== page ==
The hype over the health claims of food supplements
The UK food supplements industry is worth £385m a year. With some supplements not living up to the health claims on their packaging, we could be wasting an awful lot of money on products we don’t need.
Our recent research into food supplements revealed that a third of adults regularly take supplements. This is despite government advice recommending that most people should just eat a balanced and varied diet to get the vitamins they need.
The only people who need to take a supplement (unless it’s been prescribed by a doctor) should be women trying to conceive and in the first 12 weeks of pregnancy (folic acid), children between six months and five years (multivitamin containing vitamins A, C and D), and the over 65s (vitamin D).
Wasting money on food supplements
So why do so many people take supplements, despite not needing them? It’s because they believe they have a positive effect on their health. For example, when we asked people who take glucosamine supplements, 94% said they believed their supplement supports healthy joints and cartilage. However, this health claim has been rejected by the European Union.
Over the past five years, all health claims made on products such as food, drink and supplements have had to be submitted to the EU’s European Food Safety Authority (EFSA). Of 44,000 claims made, only 248 have been approved.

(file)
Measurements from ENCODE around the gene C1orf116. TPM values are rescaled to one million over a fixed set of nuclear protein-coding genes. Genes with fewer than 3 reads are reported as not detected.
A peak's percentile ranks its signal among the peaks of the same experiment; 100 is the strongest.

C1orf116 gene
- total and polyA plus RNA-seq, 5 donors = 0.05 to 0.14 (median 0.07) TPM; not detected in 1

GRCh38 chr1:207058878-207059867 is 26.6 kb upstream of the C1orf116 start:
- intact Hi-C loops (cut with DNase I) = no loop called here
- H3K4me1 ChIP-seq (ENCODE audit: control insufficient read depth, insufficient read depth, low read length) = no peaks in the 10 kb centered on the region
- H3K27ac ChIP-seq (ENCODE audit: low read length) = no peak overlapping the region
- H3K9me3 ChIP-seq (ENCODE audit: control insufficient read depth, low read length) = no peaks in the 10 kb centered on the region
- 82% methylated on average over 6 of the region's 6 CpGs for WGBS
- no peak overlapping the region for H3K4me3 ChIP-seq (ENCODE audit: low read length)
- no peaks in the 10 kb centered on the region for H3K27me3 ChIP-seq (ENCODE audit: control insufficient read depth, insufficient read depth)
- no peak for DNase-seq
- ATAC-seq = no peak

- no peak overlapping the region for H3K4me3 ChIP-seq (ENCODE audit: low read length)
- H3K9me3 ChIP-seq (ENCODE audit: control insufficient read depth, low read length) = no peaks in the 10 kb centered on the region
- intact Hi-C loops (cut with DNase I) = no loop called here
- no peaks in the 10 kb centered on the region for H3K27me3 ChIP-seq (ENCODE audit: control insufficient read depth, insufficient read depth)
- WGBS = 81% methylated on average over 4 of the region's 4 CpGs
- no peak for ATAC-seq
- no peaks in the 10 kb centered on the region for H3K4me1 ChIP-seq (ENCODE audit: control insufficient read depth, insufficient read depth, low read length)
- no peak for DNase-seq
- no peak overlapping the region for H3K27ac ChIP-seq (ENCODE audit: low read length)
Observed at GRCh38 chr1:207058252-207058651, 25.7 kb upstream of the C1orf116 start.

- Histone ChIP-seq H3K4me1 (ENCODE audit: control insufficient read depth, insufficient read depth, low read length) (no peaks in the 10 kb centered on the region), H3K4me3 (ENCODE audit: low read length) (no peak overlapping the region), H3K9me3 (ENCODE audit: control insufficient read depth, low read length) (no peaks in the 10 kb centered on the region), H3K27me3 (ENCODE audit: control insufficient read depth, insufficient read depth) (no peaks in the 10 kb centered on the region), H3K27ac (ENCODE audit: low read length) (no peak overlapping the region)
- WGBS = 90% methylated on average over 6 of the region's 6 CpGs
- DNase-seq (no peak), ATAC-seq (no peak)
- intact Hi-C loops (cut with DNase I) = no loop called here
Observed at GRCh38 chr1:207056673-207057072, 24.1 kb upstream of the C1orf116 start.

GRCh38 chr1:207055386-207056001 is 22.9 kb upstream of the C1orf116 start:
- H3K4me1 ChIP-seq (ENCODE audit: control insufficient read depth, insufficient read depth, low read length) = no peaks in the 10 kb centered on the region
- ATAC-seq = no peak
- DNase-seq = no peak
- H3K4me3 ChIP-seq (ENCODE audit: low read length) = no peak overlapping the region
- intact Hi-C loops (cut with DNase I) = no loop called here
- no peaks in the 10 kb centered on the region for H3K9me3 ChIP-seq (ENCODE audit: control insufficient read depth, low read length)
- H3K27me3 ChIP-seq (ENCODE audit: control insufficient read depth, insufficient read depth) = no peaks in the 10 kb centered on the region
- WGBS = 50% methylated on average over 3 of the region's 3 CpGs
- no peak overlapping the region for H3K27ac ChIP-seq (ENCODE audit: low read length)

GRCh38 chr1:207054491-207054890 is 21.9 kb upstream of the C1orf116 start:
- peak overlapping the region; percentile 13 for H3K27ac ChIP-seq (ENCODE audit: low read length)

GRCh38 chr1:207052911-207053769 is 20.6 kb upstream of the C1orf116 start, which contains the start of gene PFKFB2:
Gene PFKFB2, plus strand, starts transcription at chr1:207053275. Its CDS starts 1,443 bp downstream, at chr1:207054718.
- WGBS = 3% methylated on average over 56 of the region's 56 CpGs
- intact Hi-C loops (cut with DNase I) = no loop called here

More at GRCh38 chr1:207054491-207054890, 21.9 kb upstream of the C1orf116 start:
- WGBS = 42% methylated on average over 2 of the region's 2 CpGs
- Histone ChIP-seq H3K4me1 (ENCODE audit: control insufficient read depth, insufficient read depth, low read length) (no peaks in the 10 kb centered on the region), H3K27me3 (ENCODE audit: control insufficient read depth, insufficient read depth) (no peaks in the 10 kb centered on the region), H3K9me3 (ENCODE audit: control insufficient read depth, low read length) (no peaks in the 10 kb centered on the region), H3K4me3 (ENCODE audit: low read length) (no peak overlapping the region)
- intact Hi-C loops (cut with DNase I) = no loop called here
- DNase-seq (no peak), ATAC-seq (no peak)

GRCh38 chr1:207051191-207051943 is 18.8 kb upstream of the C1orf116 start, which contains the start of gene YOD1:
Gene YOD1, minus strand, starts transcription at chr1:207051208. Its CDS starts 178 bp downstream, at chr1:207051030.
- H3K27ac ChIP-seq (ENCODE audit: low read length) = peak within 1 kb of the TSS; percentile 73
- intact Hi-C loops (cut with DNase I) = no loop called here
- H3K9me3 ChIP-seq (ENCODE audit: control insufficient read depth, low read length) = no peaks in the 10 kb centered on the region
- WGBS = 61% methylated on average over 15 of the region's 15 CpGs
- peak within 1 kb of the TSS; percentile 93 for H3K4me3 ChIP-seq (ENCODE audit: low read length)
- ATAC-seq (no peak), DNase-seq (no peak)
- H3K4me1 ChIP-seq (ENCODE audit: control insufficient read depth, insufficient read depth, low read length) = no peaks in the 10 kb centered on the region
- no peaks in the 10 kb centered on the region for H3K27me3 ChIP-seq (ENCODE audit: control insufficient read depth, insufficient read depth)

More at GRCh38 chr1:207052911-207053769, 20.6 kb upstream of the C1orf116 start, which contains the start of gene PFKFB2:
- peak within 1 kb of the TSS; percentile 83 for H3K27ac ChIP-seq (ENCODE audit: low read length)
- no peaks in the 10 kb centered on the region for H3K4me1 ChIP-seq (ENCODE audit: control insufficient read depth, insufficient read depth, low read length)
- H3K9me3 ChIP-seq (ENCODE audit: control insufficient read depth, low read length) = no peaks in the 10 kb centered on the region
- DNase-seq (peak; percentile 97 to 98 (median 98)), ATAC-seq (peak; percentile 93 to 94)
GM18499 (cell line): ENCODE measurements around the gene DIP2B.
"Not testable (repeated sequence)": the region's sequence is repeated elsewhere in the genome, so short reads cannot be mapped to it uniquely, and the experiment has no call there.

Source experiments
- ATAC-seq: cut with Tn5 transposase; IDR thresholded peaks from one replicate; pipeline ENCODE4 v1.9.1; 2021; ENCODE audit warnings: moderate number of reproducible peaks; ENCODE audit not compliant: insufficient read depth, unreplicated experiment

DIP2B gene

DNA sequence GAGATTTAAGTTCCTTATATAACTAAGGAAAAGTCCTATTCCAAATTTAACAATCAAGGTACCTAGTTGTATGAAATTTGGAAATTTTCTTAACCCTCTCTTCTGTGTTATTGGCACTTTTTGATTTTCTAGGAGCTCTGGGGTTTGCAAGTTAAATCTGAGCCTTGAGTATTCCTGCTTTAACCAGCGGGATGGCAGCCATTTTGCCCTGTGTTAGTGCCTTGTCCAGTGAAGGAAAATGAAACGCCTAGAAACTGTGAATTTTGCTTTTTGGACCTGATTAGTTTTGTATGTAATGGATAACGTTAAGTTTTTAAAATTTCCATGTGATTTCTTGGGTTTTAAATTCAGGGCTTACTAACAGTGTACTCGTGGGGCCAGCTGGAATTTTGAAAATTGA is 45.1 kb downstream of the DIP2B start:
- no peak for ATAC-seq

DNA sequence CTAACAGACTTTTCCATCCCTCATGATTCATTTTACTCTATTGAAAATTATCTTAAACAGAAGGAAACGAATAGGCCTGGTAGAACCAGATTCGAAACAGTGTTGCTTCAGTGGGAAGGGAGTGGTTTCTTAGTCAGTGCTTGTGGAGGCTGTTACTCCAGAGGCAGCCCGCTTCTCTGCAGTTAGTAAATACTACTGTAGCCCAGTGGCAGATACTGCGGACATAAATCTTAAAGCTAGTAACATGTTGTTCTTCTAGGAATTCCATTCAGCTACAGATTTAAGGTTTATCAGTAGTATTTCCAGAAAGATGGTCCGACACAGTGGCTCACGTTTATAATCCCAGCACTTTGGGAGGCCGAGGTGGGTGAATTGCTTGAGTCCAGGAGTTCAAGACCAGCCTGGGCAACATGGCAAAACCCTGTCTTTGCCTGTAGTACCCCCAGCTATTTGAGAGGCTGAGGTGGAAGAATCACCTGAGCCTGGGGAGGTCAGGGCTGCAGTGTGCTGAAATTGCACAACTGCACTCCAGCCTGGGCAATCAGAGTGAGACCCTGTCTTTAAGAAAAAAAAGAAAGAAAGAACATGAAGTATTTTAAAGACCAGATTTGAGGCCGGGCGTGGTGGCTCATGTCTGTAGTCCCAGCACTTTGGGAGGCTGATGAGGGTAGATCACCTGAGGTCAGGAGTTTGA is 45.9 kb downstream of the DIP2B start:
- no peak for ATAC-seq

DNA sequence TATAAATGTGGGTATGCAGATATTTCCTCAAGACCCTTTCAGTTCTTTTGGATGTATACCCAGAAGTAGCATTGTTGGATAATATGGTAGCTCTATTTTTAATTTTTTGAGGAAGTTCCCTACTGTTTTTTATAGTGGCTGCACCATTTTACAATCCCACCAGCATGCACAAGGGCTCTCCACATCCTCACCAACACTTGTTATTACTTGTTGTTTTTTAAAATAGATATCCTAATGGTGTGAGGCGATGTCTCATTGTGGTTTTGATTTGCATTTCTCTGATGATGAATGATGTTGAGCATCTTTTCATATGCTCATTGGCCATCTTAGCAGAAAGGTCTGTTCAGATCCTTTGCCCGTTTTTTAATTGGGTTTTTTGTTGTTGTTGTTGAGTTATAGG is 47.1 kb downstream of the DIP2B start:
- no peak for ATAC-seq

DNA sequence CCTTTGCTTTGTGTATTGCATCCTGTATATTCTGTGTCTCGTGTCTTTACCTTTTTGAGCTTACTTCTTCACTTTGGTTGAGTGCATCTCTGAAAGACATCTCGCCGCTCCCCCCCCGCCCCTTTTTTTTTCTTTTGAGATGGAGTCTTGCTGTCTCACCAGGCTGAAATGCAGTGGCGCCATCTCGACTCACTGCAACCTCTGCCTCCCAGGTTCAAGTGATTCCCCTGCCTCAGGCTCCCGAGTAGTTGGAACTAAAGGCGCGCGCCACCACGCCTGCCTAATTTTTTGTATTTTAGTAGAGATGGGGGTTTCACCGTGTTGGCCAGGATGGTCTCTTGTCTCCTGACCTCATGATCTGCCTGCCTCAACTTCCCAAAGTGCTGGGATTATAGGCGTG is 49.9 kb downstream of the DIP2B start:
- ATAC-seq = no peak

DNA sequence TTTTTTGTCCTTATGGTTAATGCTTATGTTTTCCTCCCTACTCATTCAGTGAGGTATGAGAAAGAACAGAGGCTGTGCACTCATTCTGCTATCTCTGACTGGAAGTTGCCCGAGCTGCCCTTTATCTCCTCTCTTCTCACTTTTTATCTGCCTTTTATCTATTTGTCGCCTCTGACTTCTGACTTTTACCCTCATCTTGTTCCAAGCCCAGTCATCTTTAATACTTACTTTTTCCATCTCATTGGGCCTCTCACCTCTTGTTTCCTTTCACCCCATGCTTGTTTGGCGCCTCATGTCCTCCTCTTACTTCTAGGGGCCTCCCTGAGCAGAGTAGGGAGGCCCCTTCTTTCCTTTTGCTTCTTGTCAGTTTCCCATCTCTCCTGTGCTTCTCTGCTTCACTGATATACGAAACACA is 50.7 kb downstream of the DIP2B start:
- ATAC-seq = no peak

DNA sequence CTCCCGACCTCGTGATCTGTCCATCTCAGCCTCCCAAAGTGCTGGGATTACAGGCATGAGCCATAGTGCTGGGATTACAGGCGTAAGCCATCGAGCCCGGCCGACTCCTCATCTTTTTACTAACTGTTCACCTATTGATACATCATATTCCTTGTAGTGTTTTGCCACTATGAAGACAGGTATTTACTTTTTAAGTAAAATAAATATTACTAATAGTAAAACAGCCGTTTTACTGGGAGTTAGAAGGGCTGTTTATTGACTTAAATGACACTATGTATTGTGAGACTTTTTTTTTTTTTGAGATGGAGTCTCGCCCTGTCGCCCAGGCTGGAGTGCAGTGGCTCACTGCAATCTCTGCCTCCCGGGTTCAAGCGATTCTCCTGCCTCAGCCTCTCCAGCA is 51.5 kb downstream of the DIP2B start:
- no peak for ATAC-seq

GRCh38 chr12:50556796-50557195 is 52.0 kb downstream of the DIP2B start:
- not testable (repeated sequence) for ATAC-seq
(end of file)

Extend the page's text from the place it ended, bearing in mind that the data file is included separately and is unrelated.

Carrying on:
Our research brought Bioglan Probiotic capsules, Bimuno Prebiotic powder and Seven Seas Cardiomax to our attention. All made unproven health claims on their packaging and websites. These related to how they help maintain digestive health such as ‘‘helps maintain digestive balance’’ or ‘‘for a healthy heart”.
Healthy joints and bones
Now, if you do want to take a supplement that’s proven to support healthy joints, take a multivitamin containing vitamins C, D, copper manganese and zinc, as all of these have joint care claims that have been authorised by the EU. A multivitamin’s a lot cheaper too – it costs between 3p and 16p a day, compared to glucosamine supplements which cost 30p to £1 a day. Over the course of a year, you could save up to £354!
We’d like to see all ambiguous and exaggerated claims completely removed from all food supplement packaging, so you can feel confident you’re getting a fair deal.
Do you think supplements are a waste of money? Or do you take supplements regularly and swear by the effect they’ve had on your health?
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